This Sanskrit mantra is found at the end of the Maha prajna paramita hridaya sutra, called in English The Great Prajna Paramita Heart Sutra, or simply The Heart Sutra. Usually followed by the words 'bodhi' 'svaha', or 'enlightenment', 'may it be so'.
Literally, the mantra means 'gone, gone' (gate, gate), 'altogether gone' (or 'gone without remnant') (paragate), 'altogether gone to the other side' (or 'gone without remnant and crossed to the other side').
Though quite simple, the Heart Sutra mantra manages to pack quite a bit of Buddhist symbolism into a small package. 'Altogether gone', or 'gone without remnant' is the same terminology used to describe the state of being of one who has experienced paranirvana, the 'completion' or fulfillment of nirvana. After one has the experience of bodhi (is 'enlightened', to use the currently popular term), one exists in a state sometimes called 'nirvana with remnants', because the physical body still exists and the fruit of past karma may still manifest.
Following the death of the last body, the 'completion of nirvana' (paranirvana), one is said to have experienced 'nirvana without remnants'- one has passed beyond samsara completely, leaving no trace. Where they've gone, or if location is even a relevant question, is quite another story.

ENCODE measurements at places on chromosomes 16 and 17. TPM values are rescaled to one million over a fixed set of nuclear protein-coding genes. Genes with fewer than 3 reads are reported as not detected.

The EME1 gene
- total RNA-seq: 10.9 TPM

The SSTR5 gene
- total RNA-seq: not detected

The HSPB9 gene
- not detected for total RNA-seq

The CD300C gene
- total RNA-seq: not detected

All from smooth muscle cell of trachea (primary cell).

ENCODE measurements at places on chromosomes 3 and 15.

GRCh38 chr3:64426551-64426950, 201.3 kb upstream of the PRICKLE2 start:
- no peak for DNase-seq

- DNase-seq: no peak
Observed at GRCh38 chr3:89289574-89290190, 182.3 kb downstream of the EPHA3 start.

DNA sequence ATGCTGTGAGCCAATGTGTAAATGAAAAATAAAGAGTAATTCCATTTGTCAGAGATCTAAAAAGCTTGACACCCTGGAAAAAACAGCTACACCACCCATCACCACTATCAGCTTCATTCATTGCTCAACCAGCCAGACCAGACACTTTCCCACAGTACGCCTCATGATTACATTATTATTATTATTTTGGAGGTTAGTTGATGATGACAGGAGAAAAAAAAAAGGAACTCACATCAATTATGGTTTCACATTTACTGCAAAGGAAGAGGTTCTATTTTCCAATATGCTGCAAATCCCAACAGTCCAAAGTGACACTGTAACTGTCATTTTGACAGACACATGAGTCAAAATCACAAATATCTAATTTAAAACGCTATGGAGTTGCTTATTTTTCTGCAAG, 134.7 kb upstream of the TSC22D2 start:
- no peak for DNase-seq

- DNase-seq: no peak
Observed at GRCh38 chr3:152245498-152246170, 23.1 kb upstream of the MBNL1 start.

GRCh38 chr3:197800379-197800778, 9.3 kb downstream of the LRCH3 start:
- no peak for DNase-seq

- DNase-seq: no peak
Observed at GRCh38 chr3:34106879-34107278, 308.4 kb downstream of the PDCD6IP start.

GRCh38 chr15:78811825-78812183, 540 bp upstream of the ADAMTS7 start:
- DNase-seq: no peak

Furthermore, by 'gone to the other side', the mantra plays on the Buddhist image of the world of suffering (samsara) as a river or ocean that must be crossed using the Dhamma as a raft or boat. In some scriptures it is said of the Buddha that he has 'crossed to the other side', or the 'farther shore'. The Dhammapada, in particular, contains an image of suffering as a river, where worldly beings run up and down on one shore, unable to cross, while the wise cross using the dharma as a vehicle.
As with most mantras in Mahayana literature, various important properties are ascribed to the use of this mantra. It is said that it calms suffering and grants insight, and that it is the greatest of all mantra. Keep in mind that in the terms of the Buddhist-Hindu milieu (mantra veneration in Buddhism (sometimes called mantrayana) owes much to parallel developments in Hinduism), such a claim is not necessarily exclusive- even within one literary tradition. The Heart Sutra mantra is likely one of the better known in the Buddhist tradition- ranking behind only the nembutsu and Om mani padme hum in terms of visibility. Whether this is due to its efficacy as a charm or spell, or as a tool of enlightenment, is not easily verified.
This particular mantra has popped up in a few places in areas of popular culture, most noticeably in the works of Allen Ginsberg. Ginsberg used this mantra to frame a drawing of an exploding atom bomb in a piece published in his book Cosmopolitan Greetings. It's words are also echoed in his final poem 'Gone, gone, gone', published in Tricycle after his death in 1997.